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6. Deforestation and desertification in developing countries
R. K. Pachauri and Rajashree S. Kanetkar
This paper takes a fresh look at two of the major environmental hazards affecting the planet, namely deforestation and desertification, in terms of the nature and magnitude of the problem as faced by the developing world, and their causes and effects. The Indian scenario and the various measures that have been adopted so far to combat the problem are reviewed. The role of forestry in controlling desertification and strategies for sound economic development while conserving the global environment are also discussed.
Much of the earth is degraded, is being degraded, or is at risk of degradation. Marine, freshwater, atmospheric, near-space, and terrestrial environments have suffered and continue to suffer degradation. This paper focuses on terrestrial degradation - which may be defined as the loss of utility or potential utility or its reduction, or the loss or change of features or organisms that cannot be replaced (Barrow, 1991) - and on deforestation and desertification in particular.
The processes of deforestation and desertification, which are widespread, discrete when caused by human actions, and continuous when they occur naturally, are two of the major environmental concerns that are addressed by Agenda 21 developed for the United Nations Conference on Environment and Development (UNCED) in June 1992.
The forests that occupy more than a quarter of the world's land area are of three broad types - tropical moist and dry, temperate, and degraded. The rapid loss of tropical forests, due to competing land uses and forms of exploitation that often prove to be unsustainable, is a major contemporary environmental issue. The main concern globally is with tropical forests that are disappearing at a rate that threatens the economic and ecological functions that they perform. Deforestation in developing countries is more recent, with tropical forests having declined by nearly one-fifth so far in this century. Areas of forests and woodlands at the end of 1980 as assessed by the Food and Agriculture Organization of the UN (FAO) are shown in figure 6.1.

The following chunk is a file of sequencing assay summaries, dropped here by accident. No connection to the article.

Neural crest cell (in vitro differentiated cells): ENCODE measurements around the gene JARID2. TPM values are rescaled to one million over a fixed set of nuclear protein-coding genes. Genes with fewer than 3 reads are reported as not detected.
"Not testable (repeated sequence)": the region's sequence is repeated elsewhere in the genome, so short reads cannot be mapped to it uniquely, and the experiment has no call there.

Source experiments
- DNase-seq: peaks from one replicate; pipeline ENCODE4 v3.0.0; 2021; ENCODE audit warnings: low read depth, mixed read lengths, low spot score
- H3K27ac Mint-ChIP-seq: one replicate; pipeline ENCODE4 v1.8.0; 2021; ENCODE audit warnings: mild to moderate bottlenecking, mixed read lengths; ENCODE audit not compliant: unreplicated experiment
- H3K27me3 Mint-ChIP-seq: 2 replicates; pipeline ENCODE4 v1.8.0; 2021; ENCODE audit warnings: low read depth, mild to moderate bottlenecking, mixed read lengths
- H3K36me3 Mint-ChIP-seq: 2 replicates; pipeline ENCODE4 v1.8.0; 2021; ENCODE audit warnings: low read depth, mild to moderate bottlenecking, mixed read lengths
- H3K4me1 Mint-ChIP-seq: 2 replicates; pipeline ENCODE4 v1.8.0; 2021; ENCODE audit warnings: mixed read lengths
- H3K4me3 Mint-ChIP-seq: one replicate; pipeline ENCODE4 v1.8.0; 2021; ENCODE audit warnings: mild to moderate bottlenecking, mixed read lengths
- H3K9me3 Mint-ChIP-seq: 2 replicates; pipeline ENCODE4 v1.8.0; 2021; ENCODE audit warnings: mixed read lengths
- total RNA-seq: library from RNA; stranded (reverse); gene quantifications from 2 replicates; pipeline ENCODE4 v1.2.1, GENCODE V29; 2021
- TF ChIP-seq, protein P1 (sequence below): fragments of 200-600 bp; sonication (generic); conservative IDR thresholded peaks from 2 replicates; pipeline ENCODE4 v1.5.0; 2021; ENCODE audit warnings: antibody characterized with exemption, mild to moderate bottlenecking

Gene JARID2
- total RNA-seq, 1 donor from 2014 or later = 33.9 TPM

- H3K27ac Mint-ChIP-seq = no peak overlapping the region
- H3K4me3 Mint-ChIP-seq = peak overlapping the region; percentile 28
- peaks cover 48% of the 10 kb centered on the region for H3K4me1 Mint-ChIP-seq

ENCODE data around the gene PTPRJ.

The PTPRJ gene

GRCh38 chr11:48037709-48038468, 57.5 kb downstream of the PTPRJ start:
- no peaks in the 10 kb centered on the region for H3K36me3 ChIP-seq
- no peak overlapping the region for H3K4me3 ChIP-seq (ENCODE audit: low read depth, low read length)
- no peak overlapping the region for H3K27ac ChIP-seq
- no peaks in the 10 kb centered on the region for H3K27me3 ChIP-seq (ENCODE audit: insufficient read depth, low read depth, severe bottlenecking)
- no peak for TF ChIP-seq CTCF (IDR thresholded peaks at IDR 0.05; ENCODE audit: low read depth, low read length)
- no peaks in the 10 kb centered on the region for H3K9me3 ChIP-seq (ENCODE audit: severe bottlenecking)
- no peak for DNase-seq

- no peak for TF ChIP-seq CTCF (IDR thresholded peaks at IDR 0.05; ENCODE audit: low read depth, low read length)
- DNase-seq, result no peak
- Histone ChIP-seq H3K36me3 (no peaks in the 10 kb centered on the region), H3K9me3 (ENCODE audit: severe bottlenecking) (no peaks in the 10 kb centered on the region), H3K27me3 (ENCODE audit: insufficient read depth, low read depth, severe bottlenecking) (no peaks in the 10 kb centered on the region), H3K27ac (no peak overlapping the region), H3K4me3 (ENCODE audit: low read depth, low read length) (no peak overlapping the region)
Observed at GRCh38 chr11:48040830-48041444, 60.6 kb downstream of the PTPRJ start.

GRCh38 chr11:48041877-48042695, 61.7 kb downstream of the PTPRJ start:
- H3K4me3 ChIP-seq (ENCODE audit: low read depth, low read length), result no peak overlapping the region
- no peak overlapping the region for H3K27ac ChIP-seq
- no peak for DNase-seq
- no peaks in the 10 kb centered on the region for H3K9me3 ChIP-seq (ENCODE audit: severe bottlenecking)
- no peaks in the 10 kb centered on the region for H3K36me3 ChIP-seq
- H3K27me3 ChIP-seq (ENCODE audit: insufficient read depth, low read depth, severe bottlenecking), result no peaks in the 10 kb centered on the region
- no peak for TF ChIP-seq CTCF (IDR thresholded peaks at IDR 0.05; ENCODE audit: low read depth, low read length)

Deforestation is a much-used, ill-defined, and imprecise term that tends to imply quantitative loss of woody vegetation. There can also be qualitative changes in forests, from, say, species-diverse tropical forests to single-species eucalyptus or pine plantations, or to less species-rich secondary (regrowth) forests. Each year, around 4 million hectares (ha) of virgin tropical forests are converted into secondary forests (Barrow, 1991). However there is little distinction in most of the literature between vegetation loss that will "heal" and that which will not.